London hospitals in 'shocking state' says MPs' report

London's health chiefs have been warned some patients will "die earlier" because of the deteriorating standard of some hospitals in the capital.

The Public Accounts Committee report said some London hospitals were in a "particularly shocking state".

The Whitehall spending watchdog added many NHS trusts in outer London were facing money and management problems and could be forced to close or merge.

NHS London said funding would be made available to improve patient care.

Chair Margaret Hodge MP said the committee was alarmed that the healthcare system in London had been "allowed to deteriorate despite its problems having been known about for many years".

She said at least half of the acute trusts were not viable.

The Labour MP for Barking said: "The hospitals which will probably survive are in the centre of London and the people who live on the outskirts will have to get a bus and that takes time, it costs money.

"Many people will choose not to do so and they will simply get ill and die earlier and that is unacceptable."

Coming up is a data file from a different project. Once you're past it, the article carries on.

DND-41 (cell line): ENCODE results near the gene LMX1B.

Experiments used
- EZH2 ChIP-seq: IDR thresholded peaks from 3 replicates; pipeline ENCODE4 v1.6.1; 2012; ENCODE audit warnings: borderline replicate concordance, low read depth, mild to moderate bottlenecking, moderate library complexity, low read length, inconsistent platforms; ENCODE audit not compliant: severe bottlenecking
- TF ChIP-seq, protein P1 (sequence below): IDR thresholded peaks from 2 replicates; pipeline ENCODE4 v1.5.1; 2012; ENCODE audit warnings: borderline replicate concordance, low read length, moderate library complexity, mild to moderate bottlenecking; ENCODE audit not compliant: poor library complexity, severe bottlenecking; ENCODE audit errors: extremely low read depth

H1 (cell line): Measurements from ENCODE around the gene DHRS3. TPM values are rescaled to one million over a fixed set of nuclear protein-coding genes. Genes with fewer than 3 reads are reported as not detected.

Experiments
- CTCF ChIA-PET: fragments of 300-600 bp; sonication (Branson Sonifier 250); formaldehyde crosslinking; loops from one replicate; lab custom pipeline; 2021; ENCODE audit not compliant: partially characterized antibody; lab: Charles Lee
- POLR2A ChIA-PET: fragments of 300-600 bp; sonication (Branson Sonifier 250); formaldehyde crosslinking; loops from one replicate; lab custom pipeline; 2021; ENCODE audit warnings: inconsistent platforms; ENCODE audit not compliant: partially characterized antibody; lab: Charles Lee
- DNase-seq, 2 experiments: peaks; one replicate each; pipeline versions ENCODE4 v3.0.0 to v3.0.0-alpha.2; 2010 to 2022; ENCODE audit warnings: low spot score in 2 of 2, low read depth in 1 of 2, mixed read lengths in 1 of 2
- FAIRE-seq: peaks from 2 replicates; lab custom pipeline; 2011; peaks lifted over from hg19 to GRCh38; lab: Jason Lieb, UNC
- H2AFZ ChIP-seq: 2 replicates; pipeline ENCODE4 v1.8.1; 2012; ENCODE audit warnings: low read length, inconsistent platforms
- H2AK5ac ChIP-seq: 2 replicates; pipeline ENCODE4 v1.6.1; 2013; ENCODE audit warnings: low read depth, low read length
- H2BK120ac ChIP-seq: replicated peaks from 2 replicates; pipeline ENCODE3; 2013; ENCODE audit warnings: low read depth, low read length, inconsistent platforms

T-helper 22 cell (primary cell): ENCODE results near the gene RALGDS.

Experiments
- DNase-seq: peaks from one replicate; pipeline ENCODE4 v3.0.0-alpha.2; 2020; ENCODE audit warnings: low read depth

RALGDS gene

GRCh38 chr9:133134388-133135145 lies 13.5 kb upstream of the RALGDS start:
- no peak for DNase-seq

'Remain to be convinced'

The government had wanted all NHS trusts to achieve foundation trust status by 2014, but this deadline has now been scrapped.

Foundation status gives trusts more freedom on how much they spend and borrow, but requires them to get their finances in order.

Of the 20 hospital trusts across England that have declared they will never make foundation status, half are in London.

Mrs Hodge said despite being assured by the Department of Health there were no plans to close hospitals, some trusts were in such a poor financial state that it was difficult to see why other organisations would want to take them on.

Earlier this week, a report by the King's Fund warned that NHS London needed "urgent change".

Mrs Hodge added: "We remain to be convinced that combining struggling hospitals into larger trusts - as with south London - will somehow produce viable organisations offering good quality, accessible healthcare."

Health Secretary Andrew Lansley said he was prepared to tackle the issue and that independent assessments would be carried out on trusts to identify what was going wrong.

NHS London said it knew some hospitals might need to change or merge with others to meet foundation trust standards.

A spokesperson said while "patient care was good in some places, it was not good enough everywhere".

"We can improve care by bringing services, such as minor surgery, X-rays and blood tests, out of hospitals and closer to where people live," said the spokesperson, adding that funding would be made available to achieve this.

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